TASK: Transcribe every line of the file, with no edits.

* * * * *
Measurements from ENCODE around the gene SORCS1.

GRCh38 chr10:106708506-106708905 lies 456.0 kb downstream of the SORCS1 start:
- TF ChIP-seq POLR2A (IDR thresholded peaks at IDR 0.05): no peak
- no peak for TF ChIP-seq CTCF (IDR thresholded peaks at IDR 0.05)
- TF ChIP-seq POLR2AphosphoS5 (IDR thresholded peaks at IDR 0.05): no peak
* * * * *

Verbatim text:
Measurements from ENCODE around the gene SORCS1.

GRCh38 chr10:106708506-106708905 lies 456.0 kb downstream of the SORCS1 start:
- TF ChIP-seq POLR2A (IDR thresholded peaks at IDR 0.05): no peak
- no peak for TF ChIP-seq CTCF (IDR thresholded peaks at IDR 0.05)
- TF ChIP-seq POLR2AphosphoS5 (IDR thresholded peaks at IDR 0.05): no peak